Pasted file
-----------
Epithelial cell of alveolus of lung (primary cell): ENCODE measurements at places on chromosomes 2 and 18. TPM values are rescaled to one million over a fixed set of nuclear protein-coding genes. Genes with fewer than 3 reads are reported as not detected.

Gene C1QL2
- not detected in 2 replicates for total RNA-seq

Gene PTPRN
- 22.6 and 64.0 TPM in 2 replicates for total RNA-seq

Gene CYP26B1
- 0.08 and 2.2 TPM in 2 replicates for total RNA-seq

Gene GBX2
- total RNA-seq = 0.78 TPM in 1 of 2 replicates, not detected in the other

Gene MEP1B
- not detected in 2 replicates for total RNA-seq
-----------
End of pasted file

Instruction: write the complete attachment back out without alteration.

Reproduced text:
Epithelial cell of alveolus of lung (primary cell): ENCODE measurements at places on chromosomes 2 and 18. TPM values are rescaled to one million over a fixed set of nuclear protein-coding genes. Genes with fewer than 3 reads are reported as not detected.

Gene C1QL2
- not detected in 2 replicates for total RNA-seq

Gene PTPRN
- 22.6 and 64.0 TPM in 2 replicates for total RNA-seq

Gene CYP26B1
- 0.08 and 2.2 TPM in 2 replicates for total RNA-seq

Gene GBX2
- total RNA-seq = 0.78 TPM in 1 of 2 replicates, not detected in the other

Gene MEP1B
- not detected in 2 replicates for total RNA-seq